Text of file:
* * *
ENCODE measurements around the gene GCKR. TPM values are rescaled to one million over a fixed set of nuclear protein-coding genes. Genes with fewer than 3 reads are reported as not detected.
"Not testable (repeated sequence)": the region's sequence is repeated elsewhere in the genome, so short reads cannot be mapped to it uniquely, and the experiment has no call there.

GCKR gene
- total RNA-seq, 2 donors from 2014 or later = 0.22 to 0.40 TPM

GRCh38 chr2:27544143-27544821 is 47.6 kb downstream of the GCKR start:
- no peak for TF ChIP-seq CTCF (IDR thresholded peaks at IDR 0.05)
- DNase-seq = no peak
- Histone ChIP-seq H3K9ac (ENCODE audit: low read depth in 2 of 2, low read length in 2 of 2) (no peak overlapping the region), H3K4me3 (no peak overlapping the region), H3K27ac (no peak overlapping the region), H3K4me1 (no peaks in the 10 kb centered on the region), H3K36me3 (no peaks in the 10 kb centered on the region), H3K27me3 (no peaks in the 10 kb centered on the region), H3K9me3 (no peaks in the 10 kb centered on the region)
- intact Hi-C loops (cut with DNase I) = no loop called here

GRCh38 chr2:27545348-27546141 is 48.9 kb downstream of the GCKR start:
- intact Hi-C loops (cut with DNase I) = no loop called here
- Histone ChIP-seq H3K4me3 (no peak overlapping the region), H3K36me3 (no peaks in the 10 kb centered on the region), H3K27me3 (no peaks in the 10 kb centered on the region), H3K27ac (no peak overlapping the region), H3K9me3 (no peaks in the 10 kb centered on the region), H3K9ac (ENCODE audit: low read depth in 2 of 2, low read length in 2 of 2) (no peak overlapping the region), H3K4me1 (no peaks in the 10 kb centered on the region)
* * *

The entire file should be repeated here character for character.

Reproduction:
ENCODE measurements around the gene GCKR. TPM values are rescaled to one million over a fixed set of nuclear protein-coding genes. Genes with fewer than 3 reads are reported as not detected.
"Not testable (repeated sequence)": the region's sequence is repeated elsewhere in the genome, so short reads cannot be mapped to it uniquely, and the experiment has no call there.

GCKR gene
- total RNA-seq, 2 donors from 2014 or later = 0.22 to 0.40 TPM

GRCh38 chr2:27544143-27544821 is 47.6 kb downstream of the GCKR start:
- no peak for TF ChIP-seq CTCF (IDR thresholded peaks at IDR 0.05)
- DNase-seq = no peak
- Histone ChIP-seq H3K9ac (ENCODE audit: low read depth in 2 of 2, low read length in 2 of 2) (no peak overlapping the region), H3K4me3 (no peak overlapping the region), H3K27ac (no peak overlapping the region), H3K4me1 (no peaks in the 10 kb centered on the region), H3K36me3 (no peaks in the 10 kb centered on the region), H3K27me3 (no peaks in the 10 kb centered on the region), H3K9me3 (no peaks in the 10 kb centered on the region)
- intact Hi-C loops (cut with DNase I) = no loop called here

GRCh38 chr2:27545348-27546141 is 48.9 kb downstream of the GCKR start:
- intact Hi-C loops (cut with DNase I) = no loop called here
- Histone ChIP-seq H3K4me3 (no peak overlapping the region), H3K36me3 (no peaks in the 10 kb centered on the region), H3K27me3 (no peaks in the 10 kb centered on the region), H3K27ac (no peak overlapping the region), H3K9me3 (no peaks in the 10 kb centered on the region), H3K9ac (ENCODE audit: low read depth in 2 of 2, low read length in 2 of 2) (no peak overlapping the region), H3K4me1 (no peaks in the 10 kb centered on the region)